Honor, duty, and respect. Those are the core values that guide decisions made each day at The Citadel. But it is not the easy decisions that call on us to apply these values; it is the difficult ones. Such is the case with the subject of a Confederate Naval Jack in Summerall Chapel on campus. In the spirit of respect for both sides of an issue with deep-rooted convictions, and under our duty to obey the law, The Citadel has determined that the flag, which was presented in 1939, is subject to the state's Heritage Act and must remain. That conclusion is based on guidance from our legal counsel.
The flag is but one of many historic items displayed in the chapel which is visited by hundreds of tourists each month. Indeed, the entire chapel and its contents are a monument "To the Glory of God and to The Citadel's Patriot Dead" as inscribed on its walls. All the chapel flags, its stained glass windows, tablets and accoutrements were accepted by Gen. Summerall as memorials to those alumni who served and sacrificed. Making alterations or changes to any of these Chapel memorials would violate the South Carolina Heritage Act.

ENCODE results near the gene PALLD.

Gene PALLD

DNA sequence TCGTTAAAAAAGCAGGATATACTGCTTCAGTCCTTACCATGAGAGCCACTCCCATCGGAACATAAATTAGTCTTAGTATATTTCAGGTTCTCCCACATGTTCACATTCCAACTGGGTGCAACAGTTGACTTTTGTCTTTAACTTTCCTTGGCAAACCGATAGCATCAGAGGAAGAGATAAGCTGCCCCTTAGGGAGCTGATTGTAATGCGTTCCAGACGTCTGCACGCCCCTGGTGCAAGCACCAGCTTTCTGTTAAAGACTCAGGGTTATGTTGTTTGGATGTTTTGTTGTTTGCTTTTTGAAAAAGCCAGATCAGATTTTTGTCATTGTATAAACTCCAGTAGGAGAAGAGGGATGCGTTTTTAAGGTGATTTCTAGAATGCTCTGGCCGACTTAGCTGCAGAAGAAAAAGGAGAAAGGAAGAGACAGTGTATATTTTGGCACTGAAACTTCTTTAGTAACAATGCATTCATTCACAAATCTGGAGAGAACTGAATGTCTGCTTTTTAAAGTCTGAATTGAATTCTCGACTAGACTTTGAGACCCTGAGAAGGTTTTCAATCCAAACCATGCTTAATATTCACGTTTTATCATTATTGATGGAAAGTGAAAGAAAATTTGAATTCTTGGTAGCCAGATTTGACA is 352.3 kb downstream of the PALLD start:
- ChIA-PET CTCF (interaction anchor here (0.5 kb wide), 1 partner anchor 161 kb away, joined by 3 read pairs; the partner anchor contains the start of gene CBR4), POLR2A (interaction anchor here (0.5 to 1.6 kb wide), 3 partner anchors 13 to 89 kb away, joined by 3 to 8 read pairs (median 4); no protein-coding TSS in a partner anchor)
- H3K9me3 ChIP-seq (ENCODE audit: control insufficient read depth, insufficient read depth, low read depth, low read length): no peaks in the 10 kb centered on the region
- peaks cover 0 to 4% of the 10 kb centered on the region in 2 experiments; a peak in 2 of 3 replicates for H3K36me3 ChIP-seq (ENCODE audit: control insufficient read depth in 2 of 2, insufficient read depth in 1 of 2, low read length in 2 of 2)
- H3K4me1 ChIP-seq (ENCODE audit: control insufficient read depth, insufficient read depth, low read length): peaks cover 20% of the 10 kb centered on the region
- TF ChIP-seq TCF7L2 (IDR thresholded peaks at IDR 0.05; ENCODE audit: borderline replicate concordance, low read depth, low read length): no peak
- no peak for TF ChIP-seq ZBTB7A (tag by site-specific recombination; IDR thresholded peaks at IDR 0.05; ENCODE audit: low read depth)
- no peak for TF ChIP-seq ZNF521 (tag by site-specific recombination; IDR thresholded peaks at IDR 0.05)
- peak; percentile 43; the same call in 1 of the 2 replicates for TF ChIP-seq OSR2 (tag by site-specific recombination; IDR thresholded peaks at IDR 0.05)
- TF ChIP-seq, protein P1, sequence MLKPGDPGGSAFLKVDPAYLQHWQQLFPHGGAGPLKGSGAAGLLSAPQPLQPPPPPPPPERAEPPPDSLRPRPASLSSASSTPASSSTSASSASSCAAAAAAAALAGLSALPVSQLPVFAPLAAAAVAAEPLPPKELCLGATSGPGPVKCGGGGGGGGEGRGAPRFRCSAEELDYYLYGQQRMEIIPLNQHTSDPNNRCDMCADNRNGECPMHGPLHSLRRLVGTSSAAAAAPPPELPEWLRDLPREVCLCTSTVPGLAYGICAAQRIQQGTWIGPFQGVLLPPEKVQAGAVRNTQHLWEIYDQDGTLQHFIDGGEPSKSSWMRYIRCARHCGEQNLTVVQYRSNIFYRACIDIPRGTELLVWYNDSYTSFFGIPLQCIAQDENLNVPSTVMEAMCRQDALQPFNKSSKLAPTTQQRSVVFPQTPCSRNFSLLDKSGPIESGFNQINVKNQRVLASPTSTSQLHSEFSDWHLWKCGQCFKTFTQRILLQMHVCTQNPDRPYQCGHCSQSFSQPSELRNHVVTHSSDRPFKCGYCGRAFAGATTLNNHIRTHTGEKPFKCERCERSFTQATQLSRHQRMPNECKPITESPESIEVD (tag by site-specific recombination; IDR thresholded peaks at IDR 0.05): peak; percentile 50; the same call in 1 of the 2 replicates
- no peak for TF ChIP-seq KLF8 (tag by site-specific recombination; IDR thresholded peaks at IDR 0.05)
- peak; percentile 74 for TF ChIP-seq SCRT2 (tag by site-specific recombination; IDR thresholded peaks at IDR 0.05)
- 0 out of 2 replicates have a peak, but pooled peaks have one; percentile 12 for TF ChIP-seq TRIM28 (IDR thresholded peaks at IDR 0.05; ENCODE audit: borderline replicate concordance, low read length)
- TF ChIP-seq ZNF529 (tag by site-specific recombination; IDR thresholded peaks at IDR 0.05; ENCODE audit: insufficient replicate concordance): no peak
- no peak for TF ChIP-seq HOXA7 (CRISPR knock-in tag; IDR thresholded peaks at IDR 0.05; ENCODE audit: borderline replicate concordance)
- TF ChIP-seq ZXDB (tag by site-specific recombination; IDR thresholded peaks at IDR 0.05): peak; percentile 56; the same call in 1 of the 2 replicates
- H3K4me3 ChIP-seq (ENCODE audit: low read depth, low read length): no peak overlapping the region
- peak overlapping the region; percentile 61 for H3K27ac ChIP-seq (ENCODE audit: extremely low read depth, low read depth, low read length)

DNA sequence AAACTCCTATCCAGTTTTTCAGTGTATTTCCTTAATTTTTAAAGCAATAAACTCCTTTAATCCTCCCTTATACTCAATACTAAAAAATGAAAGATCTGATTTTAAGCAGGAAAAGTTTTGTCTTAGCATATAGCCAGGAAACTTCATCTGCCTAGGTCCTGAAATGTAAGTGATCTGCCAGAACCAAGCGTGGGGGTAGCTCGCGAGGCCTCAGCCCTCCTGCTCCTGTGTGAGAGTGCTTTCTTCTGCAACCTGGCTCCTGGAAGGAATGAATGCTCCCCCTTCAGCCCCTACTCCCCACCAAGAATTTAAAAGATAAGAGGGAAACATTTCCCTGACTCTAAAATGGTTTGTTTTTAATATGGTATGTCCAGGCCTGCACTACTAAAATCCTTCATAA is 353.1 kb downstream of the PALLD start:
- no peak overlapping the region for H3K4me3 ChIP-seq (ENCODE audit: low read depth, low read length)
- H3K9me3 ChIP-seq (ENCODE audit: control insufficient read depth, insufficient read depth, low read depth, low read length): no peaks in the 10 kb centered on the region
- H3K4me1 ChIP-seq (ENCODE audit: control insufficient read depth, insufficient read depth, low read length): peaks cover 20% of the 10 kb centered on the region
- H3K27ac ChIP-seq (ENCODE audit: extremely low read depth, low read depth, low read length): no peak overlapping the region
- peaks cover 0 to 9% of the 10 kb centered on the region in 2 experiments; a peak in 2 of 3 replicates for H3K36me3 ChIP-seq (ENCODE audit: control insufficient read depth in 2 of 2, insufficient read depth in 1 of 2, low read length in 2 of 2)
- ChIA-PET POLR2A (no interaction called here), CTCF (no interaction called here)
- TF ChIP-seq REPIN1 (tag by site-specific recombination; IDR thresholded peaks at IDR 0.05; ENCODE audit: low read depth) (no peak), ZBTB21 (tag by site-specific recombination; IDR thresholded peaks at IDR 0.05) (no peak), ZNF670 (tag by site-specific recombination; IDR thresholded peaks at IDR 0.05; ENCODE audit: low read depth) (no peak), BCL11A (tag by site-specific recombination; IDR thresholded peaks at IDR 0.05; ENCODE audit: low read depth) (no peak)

That law was passed by the South Carolina Legislature in 2000 for the protection of established monuments and memorials located on public property that represent any wars that Americans have ever fought in or monuments reflecting African-American or Native-American history.
What is the origin of the flag?
In 1939, longtime Citadel President Gen. Charles P. Summerall accepted this flag along with many others from around the nation to be displayed in the chapel. A cadet organization presented the flag to Gen. Summerall, which he accepted as "a tribute to the courage and valor shown by American manhood in fighting for a cause."
Any flag elicits strong emotions for those who have been on either side of a conflict. Yet one of the true tests of leadership is making the proper decision when both sides have valid arguments. We cannot choose which laws to obey. By leaving the flag in the chapel where it was given as a memorial, we are obeying the law of South Carolina, remaining true to our Citadel military heritage and to Gen. Summerall's original intent.
At The Citadel, we must not lose sight of the strong elements that unite us. Our mission is to educate and develop principled leaders who understand the values of honor, duty and respect as they prepare to serve the next generation. I ask that we all focus on our common goals as we move forward, being mindful of our need to respect diverse opinions, respect the sacrifices of our distinguished alumni, and obey state law.
Lt. Gen. W. Michael Steele U.S. Army (Ret.)
Chair of The Citadel Board of Visitors
Moultrie Street, Charleston
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